Chronic Patients Relying on the Internet for Medical Information, Survey Finds
Some Doctors and Other Professionals Urge Caution
By Rachel Mauro
Wednesday, Dec. 5, 2007
COLLEGE PARK, Md. – When Jeannie Moran, a clinical social worker from Baltimore, wants to look up medical information for work or personal purposes, she does not restrict herself to medical journals. She also looks online.
“I’ve researched for symptoms or illnesses for family members, for myself, and I’ve researched doctors’ biographies,” said Moran, 57. “I’ve researched specific kinds of treatments and treatment centers.”
Moran is part of a growing trend of people who are accessing medical information online and e-mailing or networking with others. A survey conducted in 2007 by the Pew Internet & American Life Project in conjunction with the Medical Library Association found that 51 percent of Americans living with a chronic health condition access the Internet and 86 percent of those look for health information online.
The Internet is becoming a vastly utilized resource for people with chronic conditions to research medical information and network with one another, the survey found.
But some doctors and other medical experts caution surfers that all information on the Internet is not sound, and search results may be confusing.
“I’ve gone to Google and searched for a health condition only to have millions of things come back to me,” said M.J. Tooey, a medical librarian from the Medical Library Association. “I think of all of the millions of Americans they talk about in this report who go on the Web and find information that might come from” an unreliable source.
The survey included anonymous snippets of essays written by members of the Association of Cancer Online Resources.
Susannah Fox, the associate director at the Pew Internet & American Life Project who helped put the survey together, said she was pleased that she could include reactions from ACOR members.
“People were very generous with their time; we had 25 questions ... many of which had open-ended essay opportunities,” Fox said. “Really the most interesting material was in those essays.”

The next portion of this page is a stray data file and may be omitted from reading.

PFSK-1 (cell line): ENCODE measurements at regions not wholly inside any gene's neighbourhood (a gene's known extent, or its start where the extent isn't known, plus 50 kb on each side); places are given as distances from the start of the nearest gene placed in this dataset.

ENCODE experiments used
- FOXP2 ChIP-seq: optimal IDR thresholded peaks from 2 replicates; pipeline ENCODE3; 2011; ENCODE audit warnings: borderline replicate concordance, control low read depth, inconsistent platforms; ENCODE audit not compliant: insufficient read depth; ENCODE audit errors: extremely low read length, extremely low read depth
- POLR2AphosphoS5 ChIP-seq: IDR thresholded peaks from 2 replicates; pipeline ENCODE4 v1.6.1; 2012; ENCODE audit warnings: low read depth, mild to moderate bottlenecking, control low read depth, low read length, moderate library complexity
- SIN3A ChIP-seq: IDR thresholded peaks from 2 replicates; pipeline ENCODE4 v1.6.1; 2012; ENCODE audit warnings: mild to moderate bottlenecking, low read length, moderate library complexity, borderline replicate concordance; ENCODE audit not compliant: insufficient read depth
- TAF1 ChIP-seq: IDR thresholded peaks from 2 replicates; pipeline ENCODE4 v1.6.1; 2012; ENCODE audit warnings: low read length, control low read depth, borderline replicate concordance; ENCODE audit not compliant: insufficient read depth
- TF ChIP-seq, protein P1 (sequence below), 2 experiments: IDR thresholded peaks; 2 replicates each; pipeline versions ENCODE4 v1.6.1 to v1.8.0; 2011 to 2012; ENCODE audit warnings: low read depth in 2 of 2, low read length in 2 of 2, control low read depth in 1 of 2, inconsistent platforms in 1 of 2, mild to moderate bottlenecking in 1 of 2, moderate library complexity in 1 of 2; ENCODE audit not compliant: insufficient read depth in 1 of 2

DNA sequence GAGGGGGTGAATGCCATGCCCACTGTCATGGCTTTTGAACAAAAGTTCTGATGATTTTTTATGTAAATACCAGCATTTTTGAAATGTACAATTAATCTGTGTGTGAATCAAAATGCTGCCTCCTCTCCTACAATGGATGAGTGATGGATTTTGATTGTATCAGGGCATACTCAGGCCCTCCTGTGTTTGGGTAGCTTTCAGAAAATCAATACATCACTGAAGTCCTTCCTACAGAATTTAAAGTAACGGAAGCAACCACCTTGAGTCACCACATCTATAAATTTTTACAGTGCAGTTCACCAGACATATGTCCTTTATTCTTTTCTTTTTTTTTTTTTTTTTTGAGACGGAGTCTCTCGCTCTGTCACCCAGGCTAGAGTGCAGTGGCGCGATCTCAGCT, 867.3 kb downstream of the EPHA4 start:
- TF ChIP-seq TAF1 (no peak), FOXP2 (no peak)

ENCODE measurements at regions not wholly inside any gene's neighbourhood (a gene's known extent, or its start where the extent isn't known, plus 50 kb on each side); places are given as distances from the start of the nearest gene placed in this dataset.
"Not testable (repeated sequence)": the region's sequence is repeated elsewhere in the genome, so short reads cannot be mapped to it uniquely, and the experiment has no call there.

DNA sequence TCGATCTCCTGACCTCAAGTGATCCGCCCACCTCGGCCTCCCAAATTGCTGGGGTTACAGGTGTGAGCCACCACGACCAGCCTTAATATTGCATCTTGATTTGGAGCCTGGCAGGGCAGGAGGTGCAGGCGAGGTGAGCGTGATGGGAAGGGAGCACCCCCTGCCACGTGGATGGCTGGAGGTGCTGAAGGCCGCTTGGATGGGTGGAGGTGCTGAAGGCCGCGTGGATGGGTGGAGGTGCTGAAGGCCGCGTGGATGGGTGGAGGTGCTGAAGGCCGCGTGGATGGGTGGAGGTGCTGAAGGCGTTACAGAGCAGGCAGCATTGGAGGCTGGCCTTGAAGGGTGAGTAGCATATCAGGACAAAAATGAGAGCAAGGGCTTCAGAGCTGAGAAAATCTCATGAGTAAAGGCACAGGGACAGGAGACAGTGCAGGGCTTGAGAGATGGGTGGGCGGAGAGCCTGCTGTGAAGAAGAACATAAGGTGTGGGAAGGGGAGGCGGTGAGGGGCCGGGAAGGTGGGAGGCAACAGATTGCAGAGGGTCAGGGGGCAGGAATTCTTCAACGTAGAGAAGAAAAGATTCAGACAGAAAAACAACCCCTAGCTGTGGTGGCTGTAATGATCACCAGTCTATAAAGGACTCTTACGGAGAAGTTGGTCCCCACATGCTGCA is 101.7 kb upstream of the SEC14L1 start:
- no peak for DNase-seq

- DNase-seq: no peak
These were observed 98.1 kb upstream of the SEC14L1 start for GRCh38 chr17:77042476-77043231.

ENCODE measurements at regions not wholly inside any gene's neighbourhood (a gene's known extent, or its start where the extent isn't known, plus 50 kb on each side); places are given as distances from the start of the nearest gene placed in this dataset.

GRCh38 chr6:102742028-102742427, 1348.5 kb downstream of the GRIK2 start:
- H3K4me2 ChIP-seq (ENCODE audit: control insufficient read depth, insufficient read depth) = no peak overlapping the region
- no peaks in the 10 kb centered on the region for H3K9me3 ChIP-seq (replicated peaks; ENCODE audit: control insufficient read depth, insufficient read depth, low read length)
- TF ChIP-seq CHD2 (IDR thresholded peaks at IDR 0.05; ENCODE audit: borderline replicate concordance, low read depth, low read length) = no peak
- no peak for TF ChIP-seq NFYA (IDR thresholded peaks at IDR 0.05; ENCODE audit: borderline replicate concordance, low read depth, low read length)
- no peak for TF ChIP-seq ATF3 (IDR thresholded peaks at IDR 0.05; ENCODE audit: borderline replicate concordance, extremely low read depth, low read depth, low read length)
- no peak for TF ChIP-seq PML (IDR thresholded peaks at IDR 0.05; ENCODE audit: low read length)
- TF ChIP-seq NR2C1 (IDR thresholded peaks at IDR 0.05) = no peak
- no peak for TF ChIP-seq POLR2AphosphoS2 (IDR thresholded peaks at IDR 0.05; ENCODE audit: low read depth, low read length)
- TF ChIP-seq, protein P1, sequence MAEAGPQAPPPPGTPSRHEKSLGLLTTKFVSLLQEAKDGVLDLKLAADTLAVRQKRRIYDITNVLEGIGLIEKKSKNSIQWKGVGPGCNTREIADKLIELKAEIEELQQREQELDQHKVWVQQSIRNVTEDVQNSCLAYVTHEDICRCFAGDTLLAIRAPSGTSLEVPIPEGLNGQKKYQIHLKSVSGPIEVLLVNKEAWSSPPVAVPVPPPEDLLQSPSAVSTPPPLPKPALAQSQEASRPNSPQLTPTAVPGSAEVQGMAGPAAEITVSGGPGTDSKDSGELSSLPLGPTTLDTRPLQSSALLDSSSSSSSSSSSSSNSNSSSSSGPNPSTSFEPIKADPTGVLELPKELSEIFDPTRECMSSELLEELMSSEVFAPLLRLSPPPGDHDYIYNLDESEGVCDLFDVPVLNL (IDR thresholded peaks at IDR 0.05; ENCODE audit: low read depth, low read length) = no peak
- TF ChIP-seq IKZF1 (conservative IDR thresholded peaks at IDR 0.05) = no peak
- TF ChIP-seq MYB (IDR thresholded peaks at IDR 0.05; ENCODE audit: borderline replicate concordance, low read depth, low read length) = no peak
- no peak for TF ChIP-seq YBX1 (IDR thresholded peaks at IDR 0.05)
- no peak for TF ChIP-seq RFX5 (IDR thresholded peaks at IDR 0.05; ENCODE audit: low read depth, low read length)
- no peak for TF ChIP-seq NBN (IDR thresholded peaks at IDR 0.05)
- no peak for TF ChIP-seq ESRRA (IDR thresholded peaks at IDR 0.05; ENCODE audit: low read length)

The Internet for Networking
“Having the ability to speak with others who have experienced the same thing is invaluable,” wrote one anonymous ACOR user about using online health resources. “Talking to others who have received the same treatment and are surviving fine 10 to 12 years later really gave me hope.”
Networking over the Web has a broad range of applications, from sending and receiving e-mails to joining a site like MySpace. The 2007 Pew Internet survey found that once active online, users with chronic conditions tend to use the Web for the same purposes as those without medical problems: Roughly 89 percent of users utilize e-mail, but only 16 percent join an online social networking site.
Fox, however, feels certain that the social networking number will go up. “There’s less and less of a clear difference between a classic Web site and a social networking site or a blog,” she said, adding that many blogs now look professional. “So somebody might not actually know they’re looking at a blog, because it is so well designed.”
Wayne Bene, 56, of Lutherville, has frequented the multiple sclerosis online support group, Shared Solutions, which offers “anything you could possibly want to know about Copaxone,” the medication he orders from the Internet. He does not use the Web site to network with other multiple sclerosis patients but to talk with the drug manufacturer to make certain he has all the resources he needs.
“If I need anything, I can just call them,” he said.
The Internet as Doctor Stand-In
Irdell Iglehart, a Baltimore rheumatologist and assistant professor of medicine at Johns Hopkins University, says some e-patient behavior may arise out of frustration: Because doctors are in short supply, they sometimes take too much time to return patients’ calls, he said.